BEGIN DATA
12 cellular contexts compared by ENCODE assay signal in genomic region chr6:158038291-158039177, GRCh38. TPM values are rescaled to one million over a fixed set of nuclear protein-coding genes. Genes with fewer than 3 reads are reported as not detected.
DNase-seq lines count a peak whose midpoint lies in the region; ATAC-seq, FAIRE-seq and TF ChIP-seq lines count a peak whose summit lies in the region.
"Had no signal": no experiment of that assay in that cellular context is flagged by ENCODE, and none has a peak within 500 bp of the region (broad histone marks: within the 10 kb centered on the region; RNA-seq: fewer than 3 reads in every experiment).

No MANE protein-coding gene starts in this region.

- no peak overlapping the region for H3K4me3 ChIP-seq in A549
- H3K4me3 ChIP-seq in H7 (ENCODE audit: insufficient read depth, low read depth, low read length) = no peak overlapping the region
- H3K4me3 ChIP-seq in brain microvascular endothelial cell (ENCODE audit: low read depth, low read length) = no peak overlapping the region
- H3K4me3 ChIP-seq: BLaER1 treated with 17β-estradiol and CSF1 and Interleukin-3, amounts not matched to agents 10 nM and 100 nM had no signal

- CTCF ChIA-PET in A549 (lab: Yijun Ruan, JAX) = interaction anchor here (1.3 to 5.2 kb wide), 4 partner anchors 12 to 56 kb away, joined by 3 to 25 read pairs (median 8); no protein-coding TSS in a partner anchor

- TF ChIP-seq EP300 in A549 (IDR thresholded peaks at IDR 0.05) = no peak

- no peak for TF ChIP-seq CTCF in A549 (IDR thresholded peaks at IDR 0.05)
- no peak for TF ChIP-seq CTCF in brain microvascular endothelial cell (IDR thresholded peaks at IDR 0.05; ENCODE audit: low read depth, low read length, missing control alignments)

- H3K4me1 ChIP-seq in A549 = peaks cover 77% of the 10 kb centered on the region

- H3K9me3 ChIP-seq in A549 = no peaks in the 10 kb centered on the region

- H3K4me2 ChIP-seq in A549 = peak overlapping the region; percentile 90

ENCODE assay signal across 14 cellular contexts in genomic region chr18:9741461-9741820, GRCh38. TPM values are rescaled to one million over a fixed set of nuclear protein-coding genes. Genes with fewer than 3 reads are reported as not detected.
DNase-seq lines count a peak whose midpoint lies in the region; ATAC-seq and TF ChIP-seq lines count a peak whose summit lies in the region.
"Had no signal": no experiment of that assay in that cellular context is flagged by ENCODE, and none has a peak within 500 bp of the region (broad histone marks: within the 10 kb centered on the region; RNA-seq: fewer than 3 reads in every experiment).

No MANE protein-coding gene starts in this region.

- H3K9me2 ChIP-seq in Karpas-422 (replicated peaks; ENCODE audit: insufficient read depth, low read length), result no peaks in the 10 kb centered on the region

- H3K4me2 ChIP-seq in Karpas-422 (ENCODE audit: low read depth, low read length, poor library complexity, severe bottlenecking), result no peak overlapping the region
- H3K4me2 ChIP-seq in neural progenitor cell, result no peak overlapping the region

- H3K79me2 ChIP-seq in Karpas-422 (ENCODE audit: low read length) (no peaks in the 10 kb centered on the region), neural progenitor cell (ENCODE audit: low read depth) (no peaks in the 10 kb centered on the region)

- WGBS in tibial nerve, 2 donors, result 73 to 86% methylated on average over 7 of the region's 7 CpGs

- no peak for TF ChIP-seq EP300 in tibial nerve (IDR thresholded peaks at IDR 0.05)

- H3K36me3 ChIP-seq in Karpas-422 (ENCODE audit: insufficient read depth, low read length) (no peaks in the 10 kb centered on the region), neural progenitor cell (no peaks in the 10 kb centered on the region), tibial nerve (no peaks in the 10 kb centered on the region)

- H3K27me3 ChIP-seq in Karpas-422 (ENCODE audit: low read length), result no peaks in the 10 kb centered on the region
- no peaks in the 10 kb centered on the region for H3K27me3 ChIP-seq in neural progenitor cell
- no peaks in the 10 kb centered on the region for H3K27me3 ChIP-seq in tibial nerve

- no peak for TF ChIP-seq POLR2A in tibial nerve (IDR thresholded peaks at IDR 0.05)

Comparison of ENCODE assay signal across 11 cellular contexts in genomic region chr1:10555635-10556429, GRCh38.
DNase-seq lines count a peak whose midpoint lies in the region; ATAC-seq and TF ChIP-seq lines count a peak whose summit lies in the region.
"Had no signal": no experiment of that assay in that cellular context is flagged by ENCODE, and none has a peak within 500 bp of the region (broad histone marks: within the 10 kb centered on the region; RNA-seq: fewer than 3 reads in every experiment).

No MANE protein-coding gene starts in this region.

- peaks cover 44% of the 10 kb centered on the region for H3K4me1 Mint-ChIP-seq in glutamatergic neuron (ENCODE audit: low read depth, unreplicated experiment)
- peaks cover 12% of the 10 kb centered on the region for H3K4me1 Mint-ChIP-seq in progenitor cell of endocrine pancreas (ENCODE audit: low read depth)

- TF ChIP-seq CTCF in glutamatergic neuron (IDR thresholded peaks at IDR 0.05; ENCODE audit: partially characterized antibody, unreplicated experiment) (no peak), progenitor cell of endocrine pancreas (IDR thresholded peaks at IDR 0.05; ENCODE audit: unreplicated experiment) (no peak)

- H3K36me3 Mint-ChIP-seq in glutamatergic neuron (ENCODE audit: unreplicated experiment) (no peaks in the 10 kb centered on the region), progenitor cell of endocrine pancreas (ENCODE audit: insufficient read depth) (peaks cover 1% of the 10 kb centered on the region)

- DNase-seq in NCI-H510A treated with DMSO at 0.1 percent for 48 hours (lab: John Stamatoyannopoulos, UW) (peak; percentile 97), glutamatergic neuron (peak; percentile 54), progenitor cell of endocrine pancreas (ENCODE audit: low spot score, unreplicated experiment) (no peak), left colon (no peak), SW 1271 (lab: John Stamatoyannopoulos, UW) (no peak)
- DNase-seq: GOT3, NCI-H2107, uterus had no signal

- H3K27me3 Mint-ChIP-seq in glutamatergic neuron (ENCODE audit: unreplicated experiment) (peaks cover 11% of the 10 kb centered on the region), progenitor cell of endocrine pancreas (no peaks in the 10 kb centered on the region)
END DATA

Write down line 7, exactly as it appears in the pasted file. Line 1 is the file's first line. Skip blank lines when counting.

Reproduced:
- H3K4me3 ChIP-seq in brain microvascular endothelial cell (ENCODE audit: low read depth, low read length) = no peak overlapping the region